Let us examine the succession of these columns. The first column is dedicated to the date of each record, with all the entries inserted in chronological order. Then we have two columns for oil, amount and cost - this was clearly needed for lighting.
Many columns follow, precisely for playing cards. We find four subsequent groups of three columns: cards acquired, given to the director, received from the director, sold back. Each group is formed by three columns, according to the kind of cards involved: 40-card packs, 32 and/or 52-card packs, Minchiate. The three columns used for cards sold back are instead dedicated to 40-card, Minchiate, and money obtained.
Two further columns contain sales of stearin scraps. Finally we find two larger columns for expenses, minor and extraordinary respectively.
If we limit our attention to the columns of card amounts, the contents can be summarised as in the following table.

The new cards acquired are recorded as dozens in the first three columns, whereas individual packs are indicated in the following columns. The absolute preponderance of the 40-card packs is evident.
The eighteen packs of Minchiate, which we see acquired in the years 1853-54, are the last cards of that kind purchased for the Accademia. In the registers of the following years the entries are less regularly recorded, but any purchase of Minchiate is certainly no longer present there.
This is probably the most interesting information of them all, because it allows us to determine the end of the practice of the most typical Florentine game by the Costanti, which plausibly corresponded to the end of Minchiate playing for Arezzo in general.
It is not easy to judge whether this date is early or late – in several other towns of Tuscany the game had been barely played even in previous centuries. In Lucca, for instance, we can verify that Minchiate were not produced any longer in the years 1810-11. (3)
The most significant comparison is certainly with Florence itself. It is not easy for Florence to fix the complete interruption of Minchiate playing. However, the production of Minchiate packs by the local cardmakers decreased from about ten per cent in the beginning of the 19th century down to less than one per cent in 1861. When Florence became the capital town of Italy, in 1865, the new habits introduced by the new rulers, officers, and civic servants, contributed to the death of a game that was practically already dead.
The comparison with Florence can thus be taken as a support for understanding the date for Arezzo as a late one – as a proof, in other words, that the game of Minchiate kept there its supporters as long as possible.


Four registers of the Accademia dei Costanti, active in Arezzo, have been kept in the local Archivio di Stato; they contain, among other information, records of expenses for playing cards in the years 1835-36 and 1853-59.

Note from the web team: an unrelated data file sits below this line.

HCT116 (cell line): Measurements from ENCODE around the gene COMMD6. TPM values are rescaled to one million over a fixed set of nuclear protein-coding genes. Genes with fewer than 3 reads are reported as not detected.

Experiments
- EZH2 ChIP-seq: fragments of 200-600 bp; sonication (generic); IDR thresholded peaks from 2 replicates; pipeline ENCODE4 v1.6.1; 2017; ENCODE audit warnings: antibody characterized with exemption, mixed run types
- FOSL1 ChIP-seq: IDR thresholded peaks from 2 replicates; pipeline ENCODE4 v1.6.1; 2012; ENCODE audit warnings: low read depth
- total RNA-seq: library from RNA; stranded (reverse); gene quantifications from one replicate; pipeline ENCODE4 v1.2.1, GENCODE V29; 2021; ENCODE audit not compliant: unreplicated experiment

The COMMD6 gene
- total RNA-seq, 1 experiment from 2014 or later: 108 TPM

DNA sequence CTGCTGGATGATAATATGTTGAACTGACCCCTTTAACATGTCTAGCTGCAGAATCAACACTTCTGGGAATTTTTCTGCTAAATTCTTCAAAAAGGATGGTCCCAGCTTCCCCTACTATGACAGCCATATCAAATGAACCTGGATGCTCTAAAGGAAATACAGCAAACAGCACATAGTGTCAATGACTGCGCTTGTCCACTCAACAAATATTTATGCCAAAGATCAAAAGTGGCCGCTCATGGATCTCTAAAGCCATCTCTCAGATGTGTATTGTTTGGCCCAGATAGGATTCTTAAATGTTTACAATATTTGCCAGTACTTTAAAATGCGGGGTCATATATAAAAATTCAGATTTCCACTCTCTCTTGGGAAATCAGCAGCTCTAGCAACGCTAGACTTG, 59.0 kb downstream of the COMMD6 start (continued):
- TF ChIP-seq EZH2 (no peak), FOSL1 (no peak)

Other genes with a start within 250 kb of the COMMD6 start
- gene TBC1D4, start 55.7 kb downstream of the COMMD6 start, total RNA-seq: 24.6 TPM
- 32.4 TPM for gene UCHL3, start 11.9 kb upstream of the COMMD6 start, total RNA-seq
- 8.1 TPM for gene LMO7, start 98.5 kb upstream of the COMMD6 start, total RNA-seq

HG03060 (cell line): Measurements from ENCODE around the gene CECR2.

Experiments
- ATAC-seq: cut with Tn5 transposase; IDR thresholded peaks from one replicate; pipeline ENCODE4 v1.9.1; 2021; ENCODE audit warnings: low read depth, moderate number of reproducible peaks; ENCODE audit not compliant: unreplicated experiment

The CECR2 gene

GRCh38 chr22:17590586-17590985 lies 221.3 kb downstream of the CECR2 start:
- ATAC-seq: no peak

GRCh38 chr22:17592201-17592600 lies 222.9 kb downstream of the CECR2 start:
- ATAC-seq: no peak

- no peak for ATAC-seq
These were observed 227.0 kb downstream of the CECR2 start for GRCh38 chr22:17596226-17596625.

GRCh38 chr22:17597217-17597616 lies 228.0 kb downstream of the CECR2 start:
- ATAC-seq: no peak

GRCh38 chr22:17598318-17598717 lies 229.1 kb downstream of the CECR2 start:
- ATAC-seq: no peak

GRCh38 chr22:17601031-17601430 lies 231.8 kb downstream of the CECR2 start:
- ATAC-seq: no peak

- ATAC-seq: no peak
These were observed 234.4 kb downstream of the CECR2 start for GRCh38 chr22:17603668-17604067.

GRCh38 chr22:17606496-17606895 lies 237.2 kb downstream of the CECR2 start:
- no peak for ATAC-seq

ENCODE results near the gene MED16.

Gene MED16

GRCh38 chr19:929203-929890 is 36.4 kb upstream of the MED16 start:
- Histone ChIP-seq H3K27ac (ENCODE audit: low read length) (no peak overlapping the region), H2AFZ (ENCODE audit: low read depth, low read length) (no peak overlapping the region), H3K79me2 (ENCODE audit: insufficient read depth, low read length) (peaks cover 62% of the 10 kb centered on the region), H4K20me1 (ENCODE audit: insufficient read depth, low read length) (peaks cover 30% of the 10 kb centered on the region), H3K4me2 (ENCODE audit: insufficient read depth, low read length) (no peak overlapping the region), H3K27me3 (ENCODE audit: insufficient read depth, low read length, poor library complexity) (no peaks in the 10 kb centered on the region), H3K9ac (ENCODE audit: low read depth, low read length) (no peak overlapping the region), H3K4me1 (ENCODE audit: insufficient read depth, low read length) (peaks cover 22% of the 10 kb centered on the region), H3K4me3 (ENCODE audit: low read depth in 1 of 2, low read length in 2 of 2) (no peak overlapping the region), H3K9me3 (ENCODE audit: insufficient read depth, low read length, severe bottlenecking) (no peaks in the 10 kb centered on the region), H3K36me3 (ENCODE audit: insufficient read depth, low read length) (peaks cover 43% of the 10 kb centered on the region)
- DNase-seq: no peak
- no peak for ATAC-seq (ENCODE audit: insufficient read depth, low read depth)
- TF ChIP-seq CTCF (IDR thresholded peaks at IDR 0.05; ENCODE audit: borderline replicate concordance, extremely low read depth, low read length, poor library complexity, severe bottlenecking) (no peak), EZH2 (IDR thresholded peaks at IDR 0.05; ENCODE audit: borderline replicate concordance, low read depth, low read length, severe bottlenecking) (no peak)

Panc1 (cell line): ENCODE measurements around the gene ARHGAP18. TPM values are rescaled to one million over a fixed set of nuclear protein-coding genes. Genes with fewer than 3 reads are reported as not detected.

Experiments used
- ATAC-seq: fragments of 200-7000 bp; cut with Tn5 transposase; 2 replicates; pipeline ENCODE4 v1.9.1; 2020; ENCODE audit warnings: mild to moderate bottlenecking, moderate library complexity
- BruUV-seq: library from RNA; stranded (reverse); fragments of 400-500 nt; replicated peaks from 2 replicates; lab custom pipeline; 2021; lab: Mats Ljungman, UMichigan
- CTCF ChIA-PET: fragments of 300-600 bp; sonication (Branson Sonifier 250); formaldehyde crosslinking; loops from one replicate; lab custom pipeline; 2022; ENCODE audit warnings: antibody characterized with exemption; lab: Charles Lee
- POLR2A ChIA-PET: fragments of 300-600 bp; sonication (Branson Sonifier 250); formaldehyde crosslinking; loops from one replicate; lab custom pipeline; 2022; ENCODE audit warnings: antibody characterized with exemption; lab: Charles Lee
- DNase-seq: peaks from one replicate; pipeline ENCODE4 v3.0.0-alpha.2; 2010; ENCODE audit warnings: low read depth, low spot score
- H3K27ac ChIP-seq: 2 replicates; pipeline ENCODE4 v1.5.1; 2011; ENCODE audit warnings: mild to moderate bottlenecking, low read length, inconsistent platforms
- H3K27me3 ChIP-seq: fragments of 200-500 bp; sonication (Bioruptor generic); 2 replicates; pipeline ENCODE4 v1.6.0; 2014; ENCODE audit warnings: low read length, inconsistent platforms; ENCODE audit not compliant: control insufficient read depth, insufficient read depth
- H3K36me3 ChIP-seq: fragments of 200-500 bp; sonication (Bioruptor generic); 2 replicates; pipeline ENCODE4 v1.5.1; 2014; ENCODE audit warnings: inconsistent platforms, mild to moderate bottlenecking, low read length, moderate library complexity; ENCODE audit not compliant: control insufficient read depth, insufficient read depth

The complete set of card amounts involved allows us to have a look on the favourite card games of Arezzo citizens. Of course, the most used was the common 40-card pack, with which popular games could be played, to begin with those of the Tressette family.
Interesting is the presence of Minchiate among the cards acquired, confirming the endurance of their old tradition among local players. This lasted up to 1854 – in the following years we find no trace of Minchiate any longer. On the other hand, we know that, in the same years, the typical Florentine game of Minchiate was rapidly losing its popularity in Florence itself.


(1) Franco Pratesi: Around 1450 – some Official Documents for Arezzo, (2012)
(2) Raissa Athena Lisi, “L'Accademia dei Costanti dal 1804 al 1872”. Notizie storiche della Società storica aretina, Vol. 17 (2007) 18-21, 27.
(3) Franco Pratesi: 1810-1811 – Playing Cards in Lucca, (2013)

Caffé dei Costanti

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Leopold II, Grand Duke of Tuscany
(reigned 1824-1859)

Ferdinand IV, last Grand Duke of Tuscany
(reigned 1859-60)

Ferdinand (24 years old in 1859) "and his family were forced to flee Florence on April 27, 1859, with the outbreak of a revolution inspired by the outbreak of a war by France and Sardinia-Piedmont against Austria as part of the unification of Italy. The family took refuge in Austria. After the end of the war, Leopold II abdicated on July 21, and Ferdinand succeeded him as Grand Duke. Ferdinand proved unable to return to Florence to claim his throne, and an elected Tuscan National Assembly formally deposed him only a month later, on August 16. Ferdinand still hoped to recover his throne, as both France and Austria had promised to recognize his rights to it in the Armistice of Villafranca. However, neither power was willing to take any steps to bring about his restoration. The Kingdom of Sardinia annexed Tuscany on March 22, 1860, ending Ferdinand's hopes to reclaim the throne." (wiki)